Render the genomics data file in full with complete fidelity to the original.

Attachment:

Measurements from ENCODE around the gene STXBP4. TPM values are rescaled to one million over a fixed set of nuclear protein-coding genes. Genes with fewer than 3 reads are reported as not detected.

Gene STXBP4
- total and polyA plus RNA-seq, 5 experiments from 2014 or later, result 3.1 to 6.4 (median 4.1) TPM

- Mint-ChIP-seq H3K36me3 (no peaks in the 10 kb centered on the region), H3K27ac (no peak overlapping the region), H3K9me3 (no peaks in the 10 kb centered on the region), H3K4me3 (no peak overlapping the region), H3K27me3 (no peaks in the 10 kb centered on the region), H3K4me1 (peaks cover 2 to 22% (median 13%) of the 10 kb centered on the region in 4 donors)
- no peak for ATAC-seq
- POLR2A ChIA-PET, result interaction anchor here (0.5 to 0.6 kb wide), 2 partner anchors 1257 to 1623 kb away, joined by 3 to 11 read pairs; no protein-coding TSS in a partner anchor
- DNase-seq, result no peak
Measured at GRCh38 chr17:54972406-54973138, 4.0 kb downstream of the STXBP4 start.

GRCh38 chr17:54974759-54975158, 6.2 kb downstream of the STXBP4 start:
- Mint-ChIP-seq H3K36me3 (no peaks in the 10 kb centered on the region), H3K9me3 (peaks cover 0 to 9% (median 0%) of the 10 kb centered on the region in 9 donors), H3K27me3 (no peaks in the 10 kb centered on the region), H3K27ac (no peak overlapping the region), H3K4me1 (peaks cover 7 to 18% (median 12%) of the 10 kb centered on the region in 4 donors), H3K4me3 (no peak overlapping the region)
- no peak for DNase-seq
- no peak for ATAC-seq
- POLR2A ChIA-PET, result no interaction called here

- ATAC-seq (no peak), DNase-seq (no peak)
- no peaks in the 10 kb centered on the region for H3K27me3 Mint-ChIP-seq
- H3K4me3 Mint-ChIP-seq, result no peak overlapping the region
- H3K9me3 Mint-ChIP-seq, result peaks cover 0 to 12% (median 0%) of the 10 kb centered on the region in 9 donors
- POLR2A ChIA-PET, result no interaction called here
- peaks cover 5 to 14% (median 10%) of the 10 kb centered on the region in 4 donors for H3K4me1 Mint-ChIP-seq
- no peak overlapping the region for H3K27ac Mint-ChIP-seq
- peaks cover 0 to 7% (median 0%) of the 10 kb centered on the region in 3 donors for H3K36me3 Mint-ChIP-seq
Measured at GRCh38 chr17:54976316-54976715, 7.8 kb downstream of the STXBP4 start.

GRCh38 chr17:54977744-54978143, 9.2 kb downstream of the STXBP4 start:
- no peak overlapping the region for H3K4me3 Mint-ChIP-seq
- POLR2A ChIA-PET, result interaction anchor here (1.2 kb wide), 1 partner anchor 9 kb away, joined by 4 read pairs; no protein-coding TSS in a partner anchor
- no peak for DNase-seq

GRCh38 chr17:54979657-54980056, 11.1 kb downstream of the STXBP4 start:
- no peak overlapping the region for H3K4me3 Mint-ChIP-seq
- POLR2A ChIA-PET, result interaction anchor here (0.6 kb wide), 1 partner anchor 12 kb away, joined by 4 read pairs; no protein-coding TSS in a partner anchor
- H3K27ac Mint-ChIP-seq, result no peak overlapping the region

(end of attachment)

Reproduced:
Measurements from ENCODE around the gene STXBP4. TPM values are rescaled to one million over a fixed set of nuclear protein-coding genes. Genes with fewer than 3 reads are reported as not detected.

Gene STXBP4
- total and polyA plus RNA-seq, 5 experiments from 2014 or later, result 3.1 to 6.4 (median 4.1) TPM

- Mint-ChIP-seq H3K36me3 (no peaks in the 10 kb centered on the region), H3K27ac (no peak overlapping the region), H3K9me3 (no peaks in the 10 kb centered on the region), H3K4me3 (no peak overlapping the region), H3K27me3 (no peaks in the 10 kb centered on the region), H3K4me1 (peaks cover 2 to 22% (median 13%) of the 10 kb centered on the region in 4 donors)
- no peak for ATAC-seq
- POLR2A ChIA-PET, result interaction anchor here (0.5 to 0.6 kb wide), 2 partner anchors 1257 to 1623 kb away, joined by 3 to 11 read pairs; no protein-coding TSS in a partner anchor
- DNase-seq, result no peak
Measured at GRCh38 chr17:54972406-54973138, 4.0 kb downstream of the STXBP4 start.

GRCh38 chr17:54974759-54975158, 6.2 kb downstream of the STXBP4 start:
- Mint-ChIP-seq H3K36me3 (no peaks in the 10 kb centered on the region), H3K9me3 (peaks cover 0 to 9% (median 0%) of the 10 kb centered on the region in 9 donors), H3K27me3 (no peaks in the 10 kb centered on the region), H3K27ac (no peak overlapping the region), H3K4me1 (peaks cover 7 to 18% (median 12%) of the 10 kb centered on the region in 4 donors), H3K4me3 (no peak overlapping the region)
- no peak for DNase-seq
- no peak for ATAC-seq
- POLR2A ChIA-PET, result no interaction called here

- ATAC-seq (no peak), DNase-seq (no peak)
- no peaks in the 10 kb centered on the region for H3K27me3 Mint-ChIP-seq
- H3K4me3 Mint-ChIP-seq, result no peak overlapping the region
- H3K9me3 Mint-ChIP-seq, result peaks cover 0 to 12% (median 0%) of the 10 kb centered on the region in 9 donors
- POLR2A ChIA-PET, result no interaction called here
- peaks cover 5 to 14% (median 10%) of the 10 kb centered on the region in 4 donors for H3K4me1 Mint-ChIP-seq
- no peak overlapping the region for H3K27ac Mint-ChIP-seq
- peaks cover 0 to 7% (median 0%) of the 10 kb centered on the region in 3 donors for H3K36me3 Mint-ChIP-seq
Measured at GRCh38 chr17:54976316-54976715, 7.8 kb downstream of the STXBP4 start.

GRCh38 chr17:54977744-54978143, 9.2 kb downstream of the STXBP4 start:
- no peak overlapping the region for H3K4me3 Mint-ChIP-seq
- POLR2A ChIA-PET, result interaction anchor here (1.2 kb wide), 1 partner anchor 9 kb away, joined by 4 read pairs; no protein-coding TSS in a partner anchor
- no peak for DNase-seq

GRCh38 chr17:54979657-54980056, 11.1 kb downstream of the STXBP4 start:
- no peak overlapping the region for H3K4me3 Mint-ChIP-seq
- POLR2A ChIA-PET, result interaction anchor here (0.6 kb wide), 1 partner anchor 12 kb away, joined by 4 read pairs; no protein-coding TSS in a partner anchor
- H3K27ac Mint-ChIP-seq, result no peak overlapping the region